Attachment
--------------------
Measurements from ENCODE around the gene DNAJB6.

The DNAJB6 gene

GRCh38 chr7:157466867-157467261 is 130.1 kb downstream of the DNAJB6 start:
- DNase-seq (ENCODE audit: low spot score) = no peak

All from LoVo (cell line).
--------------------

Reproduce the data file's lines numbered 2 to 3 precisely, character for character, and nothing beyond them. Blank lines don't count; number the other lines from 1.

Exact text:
The DNAJB6 gene

GRCh38 chr7:157466867-157467261 is 130.1 kb downstream of the DNAJB6 start: